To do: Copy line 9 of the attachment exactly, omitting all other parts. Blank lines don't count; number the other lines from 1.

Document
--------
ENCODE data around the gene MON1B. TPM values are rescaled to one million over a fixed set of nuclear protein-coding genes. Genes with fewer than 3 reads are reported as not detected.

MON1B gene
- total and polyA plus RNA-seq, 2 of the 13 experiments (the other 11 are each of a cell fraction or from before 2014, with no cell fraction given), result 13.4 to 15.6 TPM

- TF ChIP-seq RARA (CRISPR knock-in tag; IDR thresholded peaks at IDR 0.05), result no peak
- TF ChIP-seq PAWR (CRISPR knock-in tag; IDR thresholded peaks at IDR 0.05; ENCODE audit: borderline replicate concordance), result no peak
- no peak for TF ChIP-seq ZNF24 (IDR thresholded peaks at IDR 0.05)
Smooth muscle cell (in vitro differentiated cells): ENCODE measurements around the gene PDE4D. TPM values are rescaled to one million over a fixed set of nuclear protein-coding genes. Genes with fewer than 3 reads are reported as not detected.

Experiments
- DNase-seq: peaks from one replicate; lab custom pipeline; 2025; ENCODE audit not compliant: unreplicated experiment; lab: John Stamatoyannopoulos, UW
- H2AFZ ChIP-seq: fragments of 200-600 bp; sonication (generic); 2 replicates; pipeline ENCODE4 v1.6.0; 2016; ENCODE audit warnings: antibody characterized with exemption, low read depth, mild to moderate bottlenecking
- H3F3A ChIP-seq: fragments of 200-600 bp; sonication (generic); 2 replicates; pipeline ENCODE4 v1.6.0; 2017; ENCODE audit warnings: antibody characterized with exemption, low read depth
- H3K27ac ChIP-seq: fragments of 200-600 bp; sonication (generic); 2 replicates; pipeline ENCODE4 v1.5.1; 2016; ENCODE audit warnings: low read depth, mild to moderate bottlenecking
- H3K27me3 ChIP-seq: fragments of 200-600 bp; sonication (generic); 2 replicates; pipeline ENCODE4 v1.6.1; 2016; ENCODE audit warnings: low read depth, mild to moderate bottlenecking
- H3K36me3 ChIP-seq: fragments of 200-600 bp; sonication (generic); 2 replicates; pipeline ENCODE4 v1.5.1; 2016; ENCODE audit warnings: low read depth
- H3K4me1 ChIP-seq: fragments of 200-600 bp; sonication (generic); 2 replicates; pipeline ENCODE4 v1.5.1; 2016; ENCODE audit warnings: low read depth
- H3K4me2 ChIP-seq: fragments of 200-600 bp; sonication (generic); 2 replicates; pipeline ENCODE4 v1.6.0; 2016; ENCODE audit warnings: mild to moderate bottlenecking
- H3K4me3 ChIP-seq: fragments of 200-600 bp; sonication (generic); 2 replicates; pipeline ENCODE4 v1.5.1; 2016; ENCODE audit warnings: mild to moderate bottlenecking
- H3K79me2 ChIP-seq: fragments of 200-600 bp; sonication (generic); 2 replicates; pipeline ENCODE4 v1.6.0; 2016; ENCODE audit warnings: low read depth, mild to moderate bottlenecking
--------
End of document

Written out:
- DNase-seq: peaks from one replicate; lab custom pipeline; 2025; ENCODE audit not compliant: unreplicated experiment; lab: John Stamatoyannopoulos, UW